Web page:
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ZEKE Magazine: Spring 2022 Preview

Indigenous Fire by Kiliii Yuyan
 The Indigenous Peoples' Burn Network is training others in an ancient technique of ecological restoration, which is to safely light low-intensity fires in wet seasons that remove the small fuels on the forest floor. Nemo's Garden by Giacomo d'Orlando
 Nemo’s Garden—the world’s first underwater greenhouses of terrestrial plants—represents an alternative farming system dedicated to those areas where environmental conditions make the growth of plants almost impossible. Permagarden Refugees
 by Sarah Fretwell The Palabek refugee settlement in Northern Uganda, with the staff of African Women Rising’s (AWR) Permagarden Program, works with refugees to utilize the existing resources—seeds, rainfall, limited land, and “waste”—and together build an agriculture system designed to help the environment regenerate and get stronger as it matures. Sustainable Solutions to the Climate Crisis
 by Antonia Juhasz Interview with Kiliii Yuyan by Caterina Clerici Dispatches from Ukraine by Maranie Staab Book Reviews Edited by Michelle Bogre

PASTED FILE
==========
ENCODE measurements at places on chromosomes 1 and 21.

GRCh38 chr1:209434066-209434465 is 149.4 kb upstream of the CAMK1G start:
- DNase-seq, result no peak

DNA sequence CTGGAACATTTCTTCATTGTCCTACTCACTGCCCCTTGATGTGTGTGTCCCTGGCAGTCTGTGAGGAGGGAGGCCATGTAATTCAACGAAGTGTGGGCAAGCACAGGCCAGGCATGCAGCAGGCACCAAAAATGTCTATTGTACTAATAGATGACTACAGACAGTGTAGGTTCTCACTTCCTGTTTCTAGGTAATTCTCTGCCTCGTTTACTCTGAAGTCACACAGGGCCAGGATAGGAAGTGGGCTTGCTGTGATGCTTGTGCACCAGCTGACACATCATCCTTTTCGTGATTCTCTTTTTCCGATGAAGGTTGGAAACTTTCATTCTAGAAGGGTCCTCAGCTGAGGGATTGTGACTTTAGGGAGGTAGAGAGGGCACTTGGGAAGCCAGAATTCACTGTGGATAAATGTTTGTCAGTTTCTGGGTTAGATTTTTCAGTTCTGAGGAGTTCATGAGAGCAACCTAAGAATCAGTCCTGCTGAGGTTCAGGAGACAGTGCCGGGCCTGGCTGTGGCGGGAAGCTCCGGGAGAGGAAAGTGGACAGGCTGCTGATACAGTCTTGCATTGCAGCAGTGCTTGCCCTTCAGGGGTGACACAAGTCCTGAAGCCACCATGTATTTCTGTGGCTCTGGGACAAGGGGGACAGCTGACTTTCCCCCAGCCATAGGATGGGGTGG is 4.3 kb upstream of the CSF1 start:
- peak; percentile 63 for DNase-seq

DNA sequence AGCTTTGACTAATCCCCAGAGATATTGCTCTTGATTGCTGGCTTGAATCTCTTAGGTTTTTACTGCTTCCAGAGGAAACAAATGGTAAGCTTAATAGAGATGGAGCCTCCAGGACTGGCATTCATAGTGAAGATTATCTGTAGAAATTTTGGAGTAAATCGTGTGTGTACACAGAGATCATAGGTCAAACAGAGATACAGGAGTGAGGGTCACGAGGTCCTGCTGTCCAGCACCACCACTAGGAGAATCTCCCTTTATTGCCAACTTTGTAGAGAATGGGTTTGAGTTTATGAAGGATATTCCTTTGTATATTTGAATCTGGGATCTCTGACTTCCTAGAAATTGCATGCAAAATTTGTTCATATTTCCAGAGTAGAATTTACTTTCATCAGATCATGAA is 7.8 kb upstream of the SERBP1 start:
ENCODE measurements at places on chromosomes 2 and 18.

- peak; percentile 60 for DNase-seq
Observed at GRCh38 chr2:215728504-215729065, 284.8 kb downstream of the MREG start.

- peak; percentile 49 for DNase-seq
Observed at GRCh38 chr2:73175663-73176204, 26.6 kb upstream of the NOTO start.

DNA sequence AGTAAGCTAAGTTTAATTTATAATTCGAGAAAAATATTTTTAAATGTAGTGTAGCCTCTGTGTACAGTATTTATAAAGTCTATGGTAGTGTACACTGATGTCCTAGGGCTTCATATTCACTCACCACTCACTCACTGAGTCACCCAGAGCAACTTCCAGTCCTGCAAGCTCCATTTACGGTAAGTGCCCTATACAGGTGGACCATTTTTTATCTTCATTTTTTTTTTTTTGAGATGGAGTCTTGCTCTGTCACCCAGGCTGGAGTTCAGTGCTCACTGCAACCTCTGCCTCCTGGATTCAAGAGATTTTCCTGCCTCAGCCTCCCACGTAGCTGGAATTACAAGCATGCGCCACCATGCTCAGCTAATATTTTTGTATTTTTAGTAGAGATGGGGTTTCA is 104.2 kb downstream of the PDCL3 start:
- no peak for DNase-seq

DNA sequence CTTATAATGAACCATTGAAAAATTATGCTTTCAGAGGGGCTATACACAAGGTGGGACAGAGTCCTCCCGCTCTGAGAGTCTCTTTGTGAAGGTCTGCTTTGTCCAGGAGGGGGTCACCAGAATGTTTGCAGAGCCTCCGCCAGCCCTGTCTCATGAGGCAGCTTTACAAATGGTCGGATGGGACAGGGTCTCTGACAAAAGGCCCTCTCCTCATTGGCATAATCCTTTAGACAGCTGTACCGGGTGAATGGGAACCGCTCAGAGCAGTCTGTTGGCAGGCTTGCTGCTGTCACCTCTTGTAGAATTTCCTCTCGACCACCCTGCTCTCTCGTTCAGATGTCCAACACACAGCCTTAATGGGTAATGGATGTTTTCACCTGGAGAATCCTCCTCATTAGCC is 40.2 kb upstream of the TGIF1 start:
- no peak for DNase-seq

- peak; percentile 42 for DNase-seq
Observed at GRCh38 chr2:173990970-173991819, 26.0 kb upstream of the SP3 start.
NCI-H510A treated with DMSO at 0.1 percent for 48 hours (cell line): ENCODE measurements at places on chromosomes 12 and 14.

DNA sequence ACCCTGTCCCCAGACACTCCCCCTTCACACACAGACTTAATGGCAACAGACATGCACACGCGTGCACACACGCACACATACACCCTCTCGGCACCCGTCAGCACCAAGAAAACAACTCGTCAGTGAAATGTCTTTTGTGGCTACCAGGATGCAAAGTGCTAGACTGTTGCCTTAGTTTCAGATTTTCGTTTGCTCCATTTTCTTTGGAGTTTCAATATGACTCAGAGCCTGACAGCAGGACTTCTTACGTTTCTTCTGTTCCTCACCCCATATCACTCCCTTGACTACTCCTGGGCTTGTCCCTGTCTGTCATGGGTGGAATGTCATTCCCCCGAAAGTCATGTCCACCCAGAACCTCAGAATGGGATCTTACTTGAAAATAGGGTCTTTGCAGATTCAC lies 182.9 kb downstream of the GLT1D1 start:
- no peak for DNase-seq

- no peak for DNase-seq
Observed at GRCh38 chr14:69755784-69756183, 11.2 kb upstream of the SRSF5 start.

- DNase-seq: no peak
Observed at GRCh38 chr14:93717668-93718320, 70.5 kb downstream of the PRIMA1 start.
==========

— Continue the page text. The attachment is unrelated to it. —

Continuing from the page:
Indigenous Fire by Kiliii Yuyan

The Indigenous Peoples' Burn Network is training others in an ancient technique of ecological restoration, which is to safely light low-intensity fires in wet seasons that remove the small fuels on the forest floor.

Nemo's Garden by Giacomo d'Orlando

Nemo’s Garden—the world’s first underwater greenhouses of terrestrial plants—represents an alternative farming system dedicated to those areas where environmental conditions make the growth of plants almost impossible.

Permagarden Refugees
 by Sarah Fretwell
The Palabek refugee settlement in Northern Uganda, with the staff of African Women Rising’s (AWR) Permagarden Program, works with refugees to utilize the existing resources—seeds, rainfall, limited land, and “waste”—and together build an agriculture system designed to help the environment regenerate and get stronger as it matures.

Sustainable Solutions to the Climate Crisis
 by Antonia Juhasz